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Wednesday, 30 October 1974
Page: 2177

Senator WOOD (Queensland) -We have heard a lot of tripe this evening.- The gripe we had from Senator Hall is consistent with his usual gripy-type speeches. I was surprised to hear the Minister for Repatriation and Compensation, Senator Wheeldon, speak as he did because Senator Wheeldon- made1 statements indicating that Senator Hall has occasionally voted with the Labor Government. If one looks at the records one will find th'at Senator Hall has voted mostly with the Labor Government and rarely with the Opposition. Regarding the matter of the Constitutional Convention I think it is right that if the Opposition is: to have? representatives on that body it should have the right to select those members. Senator Wheeldon referred to the Senate,Select Committee on Securities and Exchange and said that the (Democratic Labor Party . had a member on that Committee^ .It should be remembered that the DLP had 5 senators in this, chamber at that time. The position then was entirely different to the situation we now h"ave: where -one person in- this chamber represents another segment of politics. To suggest that one person rates the same as 5 people in selecting -

Senator Poyser - Senator Townleywas made a chairman of a committee on the honourable senator's vote.

Senator WOOD - If the Opposition desires to elect somebody, that is a matter for the Opposition. But for the Government to say that the Opposition must have a person, a single honourable senator in this chamber, as a member of its delegation I think is entirely wrong. As far as the situation is concerned, I think the 'Australian' took a wrong view. As a matter of fact, over a period of time the 'Australian' has shown an attitude towards the Senate which indicates that it has not a true assessment of the Senate and its work. Its editorial is in accordance with the warped mind which a number of editors, such as the editor of the 'Australian', has evidenced over some time in relation to the Senate. There is no question that the recognised principle is that the Opposition has the right to select who represents it at such things as this Constitutional Convention.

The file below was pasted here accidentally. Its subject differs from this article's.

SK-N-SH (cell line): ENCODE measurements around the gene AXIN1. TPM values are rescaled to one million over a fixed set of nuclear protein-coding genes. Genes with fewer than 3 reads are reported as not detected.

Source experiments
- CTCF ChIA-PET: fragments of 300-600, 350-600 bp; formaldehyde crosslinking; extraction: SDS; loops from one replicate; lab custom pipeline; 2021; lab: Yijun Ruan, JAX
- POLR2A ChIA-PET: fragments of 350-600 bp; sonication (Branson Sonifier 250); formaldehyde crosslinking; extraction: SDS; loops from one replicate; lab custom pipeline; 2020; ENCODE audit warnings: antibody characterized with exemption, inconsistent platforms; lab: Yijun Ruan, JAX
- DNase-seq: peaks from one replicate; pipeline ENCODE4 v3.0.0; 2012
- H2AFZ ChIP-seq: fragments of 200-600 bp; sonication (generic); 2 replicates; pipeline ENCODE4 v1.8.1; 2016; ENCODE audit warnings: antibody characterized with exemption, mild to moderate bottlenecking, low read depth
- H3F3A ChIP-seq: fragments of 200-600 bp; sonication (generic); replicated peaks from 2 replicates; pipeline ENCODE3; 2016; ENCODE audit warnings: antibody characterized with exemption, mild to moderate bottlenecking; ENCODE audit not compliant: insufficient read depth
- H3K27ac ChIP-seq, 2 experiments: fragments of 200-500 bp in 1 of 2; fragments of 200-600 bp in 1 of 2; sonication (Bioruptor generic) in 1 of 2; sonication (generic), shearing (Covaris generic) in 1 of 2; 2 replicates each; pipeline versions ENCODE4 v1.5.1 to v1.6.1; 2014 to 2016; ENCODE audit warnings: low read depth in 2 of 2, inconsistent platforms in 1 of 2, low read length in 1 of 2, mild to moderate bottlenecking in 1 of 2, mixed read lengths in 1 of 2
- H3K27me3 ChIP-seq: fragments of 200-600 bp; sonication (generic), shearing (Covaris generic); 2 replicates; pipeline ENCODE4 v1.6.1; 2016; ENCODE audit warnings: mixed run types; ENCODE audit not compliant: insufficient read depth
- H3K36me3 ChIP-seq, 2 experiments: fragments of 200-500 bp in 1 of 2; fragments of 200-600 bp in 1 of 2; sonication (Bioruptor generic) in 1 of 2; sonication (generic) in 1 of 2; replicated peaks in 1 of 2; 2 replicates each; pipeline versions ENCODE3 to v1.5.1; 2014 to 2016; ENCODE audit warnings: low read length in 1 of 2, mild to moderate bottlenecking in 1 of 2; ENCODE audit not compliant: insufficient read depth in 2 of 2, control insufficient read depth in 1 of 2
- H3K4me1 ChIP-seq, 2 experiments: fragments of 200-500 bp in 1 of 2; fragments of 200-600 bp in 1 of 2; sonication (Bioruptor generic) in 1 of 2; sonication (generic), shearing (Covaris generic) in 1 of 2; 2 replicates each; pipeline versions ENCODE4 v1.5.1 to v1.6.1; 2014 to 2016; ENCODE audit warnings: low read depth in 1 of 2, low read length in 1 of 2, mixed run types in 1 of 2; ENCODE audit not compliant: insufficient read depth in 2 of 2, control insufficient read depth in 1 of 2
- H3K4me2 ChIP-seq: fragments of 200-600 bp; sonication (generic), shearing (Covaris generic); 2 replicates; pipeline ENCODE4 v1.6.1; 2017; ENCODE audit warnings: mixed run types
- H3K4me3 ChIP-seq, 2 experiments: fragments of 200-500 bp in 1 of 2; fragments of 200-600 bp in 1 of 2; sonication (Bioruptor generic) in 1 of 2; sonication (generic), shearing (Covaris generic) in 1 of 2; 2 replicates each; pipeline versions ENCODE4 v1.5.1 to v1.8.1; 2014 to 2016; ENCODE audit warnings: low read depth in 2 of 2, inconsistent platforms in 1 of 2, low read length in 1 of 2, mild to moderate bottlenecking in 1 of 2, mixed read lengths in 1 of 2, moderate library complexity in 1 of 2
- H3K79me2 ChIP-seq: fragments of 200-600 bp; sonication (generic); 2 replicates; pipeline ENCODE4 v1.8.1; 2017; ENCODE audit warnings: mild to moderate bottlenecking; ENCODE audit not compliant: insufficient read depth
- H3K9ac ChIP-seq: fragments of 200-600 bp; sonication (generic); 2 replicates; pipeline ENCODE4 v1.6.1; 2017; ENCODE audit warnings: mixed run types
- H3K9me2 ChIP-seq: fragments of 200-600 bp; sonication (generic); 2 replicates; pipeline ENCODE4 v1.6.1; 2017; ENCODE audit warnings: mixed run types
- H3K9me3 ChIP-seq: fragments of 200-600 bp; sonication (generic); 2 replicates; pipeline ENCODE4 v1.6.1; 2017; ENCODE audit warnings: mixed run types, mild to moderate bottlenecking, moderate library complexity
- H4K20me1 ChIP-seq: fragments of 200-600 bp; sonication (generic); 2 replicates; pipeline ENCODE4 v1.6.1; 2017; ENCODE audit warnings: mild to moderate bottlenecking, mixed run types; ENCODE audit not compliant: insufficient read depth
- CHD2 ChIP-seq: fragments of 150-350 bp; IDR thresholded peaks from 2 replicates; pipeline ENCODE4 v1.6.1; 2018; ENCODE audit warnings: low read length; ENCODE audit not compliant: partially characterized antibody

Senator Poyser - What happened to the shareholders in Nicklefield?

Senator WOOD - Does Senator Poyser like to cast personal reflections?

Senator Poyser - No, but the honourable senator might like to explain it.

Senator WOOD - The honourable senator is casting personal reflections in relation to a matter which is entirely outside this subject. I advise him that my record is clean. I believe that the correct principle is that if delegates are being sent to any institution, organisation or convention by the Opposition, then the Opposition has the right to select whom it desires to go there. I do not think it is the right thing for the Government to say that an individual outside the official Opposition should go if the Opposition does not feel that that person should represent it. That is a simple answer to the question. Because the Government might like to make a pay-off to one of the members of the Parliament because of the patronage which has been extended to it by that member, that is no reason why this Opposition should fall for such a trick by the Government.

Senator STEELEHALL (South AustraliaLeader of the Liberal Movement)- Mr President, I wish to make a personal explanation.

The PRESIDENT - Does the honourable senator claim to have been misrepresented?

Senator STEELE HALL - Yes. Senator Wood has raised the basest of all motives and has attributed that motive to the Government and to myself. He said in closing words to the effect that the Government had made a pay-off to someone who had given it patronage. That is a base remark. It is untrue. It is a complete misrepresentation and an utter falsehood concerning the position.

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